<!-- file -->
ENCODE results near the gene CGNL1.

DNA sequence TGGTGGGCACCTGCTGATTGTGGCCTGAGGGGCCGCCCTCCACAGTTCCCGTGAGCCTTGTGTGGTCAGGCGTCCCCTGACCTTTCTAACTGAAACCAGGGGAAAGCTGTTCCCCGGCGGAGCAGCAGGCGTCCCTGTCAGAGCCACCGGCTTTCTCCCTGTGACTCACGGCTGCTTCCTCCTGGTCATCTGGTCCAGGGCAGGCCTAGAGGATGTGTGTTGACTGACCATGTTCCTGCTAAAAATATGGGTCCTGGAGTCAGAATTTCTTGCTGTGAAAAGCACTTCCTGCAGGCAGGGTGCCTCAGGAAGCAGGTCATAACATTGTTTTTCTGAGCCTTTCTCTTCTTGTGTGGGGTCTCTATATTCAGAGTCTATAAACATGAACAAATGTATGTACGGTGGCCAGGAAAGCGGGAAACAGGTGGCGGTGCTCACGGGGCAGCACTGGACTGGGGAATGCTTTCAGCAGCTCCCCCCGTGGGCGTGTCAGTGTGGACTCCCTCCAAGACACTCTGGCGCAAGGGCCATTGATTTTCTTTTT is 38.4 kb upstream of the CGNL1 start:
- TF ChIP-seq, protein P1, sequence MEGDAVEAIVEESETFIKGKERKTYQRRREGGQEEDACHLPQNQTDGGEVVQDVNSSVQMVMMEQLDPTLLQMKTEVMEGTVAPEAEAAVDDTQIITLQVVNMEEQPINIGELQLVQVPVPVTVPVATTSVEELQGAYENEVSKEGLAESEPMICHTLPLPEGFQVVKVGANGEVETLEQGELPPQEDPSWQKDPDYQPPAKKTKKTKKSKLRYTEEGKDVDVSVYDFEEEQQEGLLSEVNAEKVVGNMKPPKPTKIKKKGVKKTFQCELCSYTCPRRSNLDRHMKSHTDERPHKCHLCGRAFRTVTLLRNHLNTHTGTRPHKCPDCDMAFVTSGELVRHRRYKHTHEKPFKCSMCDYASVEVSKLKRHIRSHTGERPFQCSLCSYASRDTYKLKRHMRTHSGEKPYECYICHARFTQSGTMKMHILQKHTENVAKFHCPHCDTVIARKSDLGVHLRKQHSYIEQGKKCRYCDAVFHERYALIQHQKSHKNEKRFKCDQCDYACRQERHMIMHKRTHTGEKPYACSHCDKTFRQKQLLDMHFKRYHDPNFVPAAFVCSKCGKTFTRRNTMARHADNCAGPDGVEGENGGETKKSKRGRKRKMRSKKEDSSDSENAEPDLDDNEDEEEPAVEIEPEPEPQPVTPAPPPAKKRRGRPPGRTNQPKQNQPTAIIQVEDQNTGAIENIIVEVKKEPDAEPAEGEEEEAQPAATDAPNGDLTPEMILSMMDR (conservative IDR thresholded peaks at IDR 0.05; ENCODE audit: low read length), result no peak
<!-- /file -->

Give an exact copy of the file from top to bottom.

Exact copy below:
ENCODE results near the gene CGNL1.

DNA sequence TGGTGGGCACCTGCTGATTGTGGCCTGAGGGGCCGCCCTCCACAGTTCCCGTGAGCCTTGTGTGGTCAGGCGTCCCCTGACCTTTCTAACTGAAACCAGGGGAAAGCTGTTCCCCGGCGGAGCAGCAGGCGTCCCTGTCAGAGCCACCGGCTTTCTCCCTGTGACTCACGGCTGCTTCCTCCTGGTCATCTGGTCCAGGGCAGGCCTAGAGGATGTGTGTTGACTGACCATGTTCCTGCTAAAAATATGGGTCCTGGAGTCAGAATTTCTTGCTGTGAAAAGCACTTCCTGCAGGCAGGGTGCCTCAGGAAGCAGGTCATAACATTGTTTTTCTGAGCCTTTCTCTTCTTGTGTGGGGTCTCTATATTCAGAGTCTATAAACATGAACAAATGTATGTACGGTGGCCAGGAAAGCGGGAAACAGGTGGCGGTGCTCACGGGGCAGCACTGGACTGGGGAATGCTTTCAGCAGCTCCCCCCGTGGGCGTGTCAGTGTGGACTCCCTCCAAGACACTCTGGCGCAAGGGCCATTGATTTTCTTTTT is 38.4 kb upstream of the CGNL1 start:
- TF ChIP-seq, protein P1, sequence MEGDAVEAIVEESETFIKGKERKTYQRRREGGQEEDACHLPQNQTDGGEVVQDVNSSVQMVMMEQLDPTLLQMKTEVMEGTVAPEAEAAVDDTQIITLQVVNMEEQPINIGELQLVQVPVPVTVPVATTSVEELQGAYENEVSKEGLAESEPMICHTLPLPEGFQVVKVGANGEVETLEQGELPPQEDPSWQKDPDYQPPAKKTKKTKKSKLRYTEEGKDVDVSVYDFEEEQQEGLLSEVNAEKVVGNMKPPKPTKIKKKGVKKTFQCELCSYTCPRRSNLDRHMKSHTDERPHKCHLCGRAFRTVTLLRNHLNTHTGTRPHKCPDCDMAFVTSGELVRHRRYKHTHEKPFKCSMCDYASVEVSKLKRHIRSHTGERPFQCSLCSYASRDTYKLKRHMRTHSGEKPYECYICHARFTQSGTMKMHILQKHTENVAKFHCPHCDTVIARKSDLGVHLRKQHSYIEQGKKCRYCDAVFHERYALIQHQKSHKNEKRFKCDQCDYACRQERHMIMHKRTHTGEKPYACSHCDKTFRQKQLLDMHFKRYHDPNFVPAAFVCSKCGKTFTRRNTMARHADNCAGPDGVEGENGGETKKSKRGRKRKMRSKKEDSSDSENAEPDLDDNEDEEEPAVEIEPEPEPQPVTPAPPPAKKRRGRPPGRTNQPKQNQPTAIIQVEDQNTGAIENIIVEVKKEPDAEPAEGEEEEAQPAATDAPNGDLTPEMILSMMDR (conservative IDR thresholded peaks at IDR 0.05; ENCODE audit: low read length), result no peak